Yankees Top 30 Prospects for 2020: Trevor Stephan (RHP, #24)
Today we continue our Yankees Top-30 Prospects Countdown for the 2020 season with RHP Trevor Stephan.
At one time, Stephan was the Yankees #7 overall prospect, which he earned from jumping from college to Double-A ball less than a year after signing to go professional. However, after a command and control-less season in 2019 with back injuries and a demotion, Stephan’s stock dropped rapidly. He still has a potential MLB future, but it’s looking more and more like that will be in a relief role than anything else.
(Screenshot From New York Yankees Video, here: https://www.youtube.com/watch?v=aZXv_4Ri5xM)
Trevor Stephan, RHP (#24):
Age/Date of Birth: 24 Years Old (11/25/1995)
2019 Team(s): Trenton Thunder (Double-A)
2019 MiLB Statistics: 4-7 Record, 4.73 ERA, 1.44 WHIP, 80.0 Innings, 86 Hits, 91 Strikeouts, 29 Walks (20 Games, 19 Games Started)
Height/Weight: 6’5”/225 Pounds
Acquired: Drafted by the New York Yankees with the 92nd Pick (3rd Round) of the 2017 MLB Draft
MLB ETA: 2021
Trevor Stephan Scouting Grades (20-80 Scale):
What to Know:
Coming into the 2017 MLB Draft, Trevor Stephan was the 87th ranked draft prospect coming out of the University of Arkansas. Originally a first baseman in High School, Stephan only had 2 years of experience as a pitcher before being originally drafted in 2016 by the Boston Red Sox in the 18th Round. A year later, after opting to transfer from Hill College, the Yankees used their 3rd Round (92nd Overall) pick to draft him, signing to an above slot bonus of $797,500 (slot value of $588,700). A day after signing, Stephan began his professional career.
As with many college players the Yankees sign, they first get sent to the Gulf Coast League where they get to show their stuff in a low stress environment against younger and less developed players. Stephan spent 2 innings there, and just 3 days after going professional was headed to the New York-Penn League wih the Staten Island Yankees (Class A Short Season). He spent 10 games there, pitching 32.1 innings to a 1.39 ERA and a 0.80 WHIP over 32.1 innings. This great start propelled Stephan to his first prospect list, ranking #28 at seasons end.
After the offseason, Stephan’s stock was greatly increased to 15th in the farm system as he started the season with the Tampa Tarpons (Class A Advanced). It didn’t take long for Stephan to continue to dominate where he was playing, and after 7 games in which he threw 41.0 innings to a 1.98 ERA and 0.78 WHIP he was promoted to the Trenton Thunder (Double A). In just under a year since signing, Stephan spent 17 games with the Thunder where he found his first real challenge as a professional. He pitched 83.1 innings to a 4.54 ERA and a 1.31 WHIP, and was promising enough to pump up to being the #7 prospect in the Yankees farm system.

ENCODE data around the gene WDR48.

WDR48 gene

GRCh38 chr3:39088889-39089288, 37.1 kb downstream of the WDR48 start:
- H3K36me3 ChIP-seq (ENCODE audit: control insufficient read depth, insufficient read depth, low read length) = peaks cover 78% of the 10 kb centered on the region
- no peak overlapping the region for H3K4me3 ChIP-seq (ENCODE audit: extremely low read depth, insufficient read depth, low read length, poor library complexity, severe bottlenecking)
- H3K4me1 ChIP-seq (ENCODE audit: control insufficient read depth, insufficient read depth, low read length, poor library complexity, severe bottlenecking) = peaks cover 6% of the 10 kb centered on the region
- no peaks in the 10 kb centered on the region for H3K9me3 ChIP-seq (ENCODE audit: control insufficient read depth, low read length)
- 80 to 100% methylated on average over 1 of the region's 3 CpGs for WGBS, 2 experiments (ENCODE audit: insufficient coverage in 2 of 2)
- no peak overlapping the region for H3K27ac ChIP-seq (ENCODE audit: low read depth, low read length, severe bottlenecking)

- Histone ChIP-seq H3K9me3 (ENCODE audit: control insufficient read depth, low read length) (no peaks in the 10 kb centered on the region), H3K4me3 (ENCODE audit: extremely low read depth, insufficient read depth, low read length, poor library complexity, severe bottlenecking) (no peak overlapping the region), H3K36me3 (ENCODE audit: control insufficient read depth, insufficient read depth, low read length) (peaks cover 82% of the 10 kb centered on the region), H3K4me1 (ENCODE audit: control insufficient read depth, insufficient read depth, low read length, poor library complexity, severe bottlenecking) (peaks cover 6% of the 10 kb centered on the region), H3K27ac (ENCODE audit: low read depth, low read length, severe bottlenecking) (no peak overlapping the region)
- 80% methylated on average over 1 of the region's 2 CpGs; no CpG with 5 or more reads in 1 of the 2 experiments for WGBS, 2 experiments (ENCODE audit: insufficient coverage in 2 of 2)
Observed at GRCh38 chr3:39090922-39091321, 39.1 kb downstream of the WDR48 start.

His 2019 season started out with a non-roster invite to Spring Training, but quickly took a turn for the worse as after 4 games he ended up on the IL with a back injury which kept him out from April 23rd to May 17th. Spending another 6 games through the rest of May and most of June, Stephan showed lack of control and command as he had a 6.27 ERA at the time of his demotion to the Tampa Tarpons. In 8 games there, Stephan continued to struggle until the end of July when he threw a 7 inning no-hitter. This helped him drop a 7.88 ERA to 4.01 in 3 straight games, earning him a spot back with the Thunder for his final two games of the season where he allowed only 1 run over 9 innings before going back on the IL. Improvements at the end of the season couldn’t help his prospect stock from dropping as he went from #8 to #15 after the draft, and has now ended up at #24.
Overall, Trevor Stephan is a fastball-oriented pitcher, sitting around 91-96 MPH, with a good mid-80s slider and a still developing changeup. While he was seemingly on a path to a future as a rotation piece, his 2019 season helped confirm to many that his future seems brightest as a reliever. If his command and control comes back to pre-2019 form, Stephan could surprise, but he needs to really develop his changeup if he wants to stay in a rotation for the long-term.
What Will the Future Hold?
It’s telling that the New York Yankees didn’t offer a non-roster invite to Spring Training to Trevor Stephan this year. Previously seen as one of the best prospects the Yankees had, Stephan’s story goes to show that TINSTAAPP is partially true (there is no such thing as a pitching prospect), although scouts from the beginning were wondering about his future as a starter before 2019. He has a lot to prove in 2020, but very well could make it as a bullpen piece in Triple-A, and from there maybe be a potential big league shuttle-arm. It truly depends on if the Yankees think they can keep him in the rotation for the long-term or not. This may be the season that that gets determined.
Stephan is definitely going to continue to sit around the lower ends of prospect rankings, as his floor is nothing incredibly special and his ceiling is continuing to drop. He has a potential big league future ahead of him but may not see that career for many years if he is just a middling relief arm. As the Yankees continue to bolster one of the best bullpens in baseball, it’s seeming more and more like Stephan’s MLB future may be destined by being a throw-in trade piece or a Rule 5 pick.